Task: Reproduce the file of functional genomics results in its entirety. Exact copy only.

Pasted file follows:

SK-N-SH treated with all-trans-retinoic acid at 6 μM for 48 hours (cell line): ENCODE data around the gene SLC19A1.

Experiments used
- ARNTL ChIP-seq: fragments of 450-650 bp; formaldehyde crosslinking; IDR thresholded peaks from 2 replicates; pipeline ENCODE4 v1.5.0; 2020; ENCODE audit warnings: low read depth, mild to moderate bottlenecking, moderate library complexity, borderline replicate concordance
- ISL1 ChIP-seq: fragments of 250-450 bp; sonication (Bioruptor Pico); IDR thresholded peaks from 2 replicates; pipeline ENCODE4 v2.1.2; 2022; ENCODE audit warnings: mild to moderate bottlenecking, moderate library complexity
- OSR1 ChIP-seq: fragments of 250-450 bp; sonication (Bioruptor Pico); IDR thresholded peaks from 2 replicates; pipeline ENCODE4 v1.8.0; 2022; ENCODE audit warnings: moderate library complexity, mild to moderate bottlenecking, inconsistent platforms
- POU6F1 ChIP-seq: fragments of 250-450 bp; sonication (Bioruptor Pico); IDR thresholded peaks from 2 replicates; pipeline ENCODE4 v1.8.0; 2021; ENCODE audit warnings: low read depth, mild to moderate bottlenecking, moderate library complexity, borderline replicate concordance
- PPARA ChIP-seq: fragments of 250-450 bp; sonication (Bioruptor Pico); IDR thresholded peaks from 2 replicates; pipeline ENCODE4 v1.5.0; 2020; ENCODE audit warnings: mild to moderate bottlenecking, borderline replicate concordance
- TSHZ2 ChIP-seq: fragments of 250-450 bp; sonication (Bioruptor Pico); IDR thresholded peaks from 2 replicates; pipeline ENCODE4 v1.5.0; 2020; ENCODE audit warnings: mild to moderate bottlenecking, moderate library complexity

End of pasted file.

SK-N-SH treated with all-trans-retinoic acid at 6 μM for 48 hours (cell line): ENCODE data around the gene SLC19A1.

Experiments used
- ARNTL ChIP-seq: fragments of 450-650 bp; formaldehyde crosslinking; IDR thresholded peaks from 2 replicates; pipeline ENCODE4 v1.5.0; 2020; ENCODE audit warnings: low read depth, mild to moderate bottlenecking, moderate library complexity, borderline replicate concordance
- ISL1 ChIP-seq: fragments of 250-450 bp; sonication (Bioruptor Pico); IDR thresholded peaks from 2 replicates; pipeline ENCODE4 v2.1.2; 2022; ENCODE audit warnings: mild to moderate bottlenecking, moderate library complexity
- OSR1 ChIP-seq: fragments of 250-450 bp; sonication (Bioruptor Pico); IDR thresholded peaks from 2 replicates; pipeline ENCODE4 v1.8.0; 2022; ENCODE audit warnings: moderate library complexity, mild to moderate bottlenecking, inconsistent platforms
- POU6F1 ChIP-seq: fragments of 250-450 bp; sonication (Bioruptor Pico); IDR thresholded peaks from 2 replicates; pipeline ENCODE4 v1.8.0; 2021; ENCODE audit warnings: low read depth, mild to moderate bottlenecking, moderate library complexity, borderline replicate concordance
- PPARA ChIP-seq: fragments of 250-450 bp; sonication (Bioruptor Pico); IDR thresholded peaks from 2 replicates; pipeline ENCODE4 v1.5.0; 2020; ENCODE audit warnings: mild to moderate bottlenecking, borderline replicate concordance
- TSHZ2 ChIP-seq: fragments of 250-450 bp; sonication (Bioruptor Pico); IDR thresholded peaks from 2 replicates; pipeline ENCODE4 v1.5.0; 2020; ENCODE audit warnings: mild to moderate bottlenecking, moderate library complexity